With the much-anticipated The Dark Knight Rises (2012) released in UK cinemas this Friday (20 July), the BFI are running a Christopher Nolan season that includes his directorial debut Following (1998). This little-known 16mm first feature tells the story of a nameless young writer (Jeremy Theobald) with an odd habit of following people around London, collecting material for his book. His harmless pursuits eventually get him into trouble when he meets Cobb (Alex Haw), a debonair burglar who teaches him the tricks of the trade.
This neo-noir experiment holds the juvenile signs of the director Nolan was to become and is a decent, although flawed, mystery-drama. There is a pleasing structural play, where the plot flicks between future and past events, something that would reappear in more sophisticated and better developed form in his second film Memento (2000). The stylised opening, in which the impoverished writer is being interviewed by an unknown old man, also provides a strongly-stylised starting note.
Disappointingly, the weak script and low quality dialogue fail to maintain the mystery throughout and becomes tiresome despite having a run time of just over an hour. Fortunately, Nolan averts disaster by just about holding the plot together and providing a satisfying conclusion in the last moments of the film. Given that Following had a modest budget of only $6000, Nolan succeeds in making a good first feature, capably capturing the streets of London with numerous tracking shots and well-lit interiors.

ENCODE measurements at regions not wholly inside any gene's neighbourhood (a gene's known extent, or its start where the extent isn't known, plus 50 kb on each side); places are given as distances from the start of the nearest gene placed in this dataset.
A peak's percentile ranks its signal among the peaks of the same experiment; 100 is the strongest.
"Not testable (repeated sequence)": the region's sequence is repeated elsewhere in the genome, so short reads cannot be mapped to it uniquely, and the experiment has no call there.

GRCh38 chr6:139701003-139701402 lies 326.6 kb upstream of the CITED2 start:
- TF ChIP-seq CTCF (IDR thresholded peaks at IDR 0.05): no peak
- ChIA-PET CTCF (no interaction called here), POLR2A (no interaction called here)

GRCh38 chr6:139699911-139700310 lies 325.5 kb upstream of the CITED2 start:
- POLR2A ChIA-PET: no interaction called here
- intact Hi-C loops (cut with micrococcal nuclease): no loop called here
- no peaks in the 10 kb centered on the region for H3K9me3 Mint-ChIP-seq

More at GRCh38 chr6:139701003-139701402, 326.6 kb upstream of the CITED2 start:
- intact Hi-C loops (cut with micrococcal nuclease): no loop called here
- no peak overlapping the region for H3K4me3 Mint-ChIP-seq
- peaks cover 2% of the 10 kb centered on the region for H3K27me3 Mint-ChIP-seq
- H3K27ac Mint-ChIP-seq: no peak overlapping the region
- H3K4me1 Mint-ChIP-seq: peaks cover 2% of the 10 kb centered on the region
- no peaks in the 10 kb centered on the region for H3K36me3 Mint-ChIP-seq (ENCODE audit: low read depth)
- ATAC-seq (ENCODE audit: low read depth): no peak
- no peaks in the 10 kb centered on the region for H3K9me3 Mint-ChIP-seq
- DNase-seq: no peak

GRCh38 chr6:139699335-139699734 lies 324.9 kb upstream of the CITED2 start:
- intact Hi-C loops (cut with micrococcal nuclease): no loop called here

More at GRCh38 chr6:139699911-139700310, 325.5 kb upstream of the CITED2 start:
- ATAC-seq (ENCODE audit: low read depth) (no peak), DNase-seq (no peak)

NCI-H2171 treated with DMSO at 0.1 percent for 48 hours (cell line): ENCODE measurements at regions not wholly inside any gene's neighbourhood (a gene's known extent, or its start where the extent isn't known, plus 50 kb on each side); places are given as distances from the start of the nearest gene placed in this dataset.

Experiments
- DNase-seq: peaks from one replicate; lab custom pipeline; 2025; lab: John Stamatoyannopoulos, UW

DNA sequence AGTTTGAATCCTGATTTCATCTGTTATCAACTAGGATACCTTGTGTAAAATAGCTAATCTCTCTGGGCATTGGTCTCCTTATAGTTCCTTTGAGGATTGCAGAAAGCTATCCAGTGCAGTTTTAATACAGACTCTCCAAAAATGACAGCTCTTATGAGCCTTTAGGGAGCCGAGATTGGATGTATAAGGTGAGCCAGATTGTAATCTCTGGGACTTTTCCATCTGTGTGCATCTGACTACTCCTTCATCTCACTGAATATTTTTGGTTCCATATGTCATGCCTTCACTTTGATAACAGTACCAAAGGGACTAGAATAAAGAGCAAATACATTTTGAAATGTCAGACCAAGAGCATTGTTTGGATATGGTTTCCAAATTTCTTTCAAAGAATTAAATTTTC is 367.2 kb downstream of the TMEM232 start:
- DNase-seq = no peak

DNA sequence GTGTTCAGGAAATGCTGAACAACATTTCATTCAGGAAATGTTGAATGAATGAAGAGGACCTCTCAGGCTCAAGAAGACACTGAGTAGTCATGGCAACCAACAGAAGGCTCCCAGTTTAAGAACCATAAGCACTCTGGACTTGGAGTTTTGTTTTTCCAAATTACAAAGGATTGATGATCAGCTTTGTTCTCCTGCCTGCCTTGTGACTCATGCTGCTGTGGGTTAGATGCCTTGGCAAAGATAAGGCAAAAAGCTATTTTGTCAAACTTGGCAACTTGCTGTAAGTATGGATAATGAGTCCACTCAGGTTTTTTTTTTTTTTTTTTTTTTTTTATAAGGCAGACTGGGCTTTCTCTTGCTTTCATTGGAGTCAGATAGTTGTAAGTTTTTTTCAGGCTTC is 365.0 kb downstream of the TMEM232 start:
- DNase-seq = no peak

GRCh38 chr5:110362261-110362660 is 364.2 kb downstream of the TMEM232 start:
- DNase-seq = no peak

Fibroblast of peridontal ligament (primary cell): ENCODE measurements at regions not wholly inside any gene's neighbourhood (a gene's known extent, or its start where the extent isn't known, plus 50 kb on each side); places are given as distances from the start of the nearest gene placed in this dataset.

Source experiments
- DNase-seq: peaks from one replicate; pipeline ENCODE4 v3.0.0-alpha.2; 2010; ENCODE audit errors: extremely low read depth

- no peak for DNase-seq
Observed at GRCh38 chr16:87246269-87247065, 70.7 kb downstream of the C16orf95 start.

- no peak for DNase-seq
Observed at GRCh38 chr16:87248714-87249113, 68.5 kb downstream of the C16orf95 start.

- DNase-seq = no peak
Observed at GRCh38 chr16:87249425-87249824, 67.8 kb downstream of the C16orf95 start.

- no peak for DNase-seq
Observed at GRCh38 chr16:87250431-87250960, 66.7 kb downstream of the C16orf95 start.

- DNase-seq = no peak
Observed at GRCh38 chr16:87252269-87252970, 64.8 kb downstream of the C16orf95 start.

More pleasing are the skilful close ups of objects and hands that become key later in the story. More problematic is the very weak script hindered all the more by unconvincing delivery from the lead characters, played by Theobald and Haw. At the heart of the film is an exploration of voyeurism; firstly in how the young writer follows strangers; secondly, from Cobb who, at the same time as getting a perverse pleasure from that act of burglary, enjoys discovering details about people’s private lives by going through their sentimental personal objects.
Nolan creates a pleasing parallel and link between the disparate characters, which is ultimately jettisoned in favour of building the mystery and tension to provide a satisfying conclusion. Arguably the greatest enjoyment to be found in Following is to see the seeds of the director Nolan was to become.
Christopher Nolan’s The Dark Knight Rises is due to hit UK cinemas on 20 July. For more info on the film and the Christopher Nolan Season, follow this link.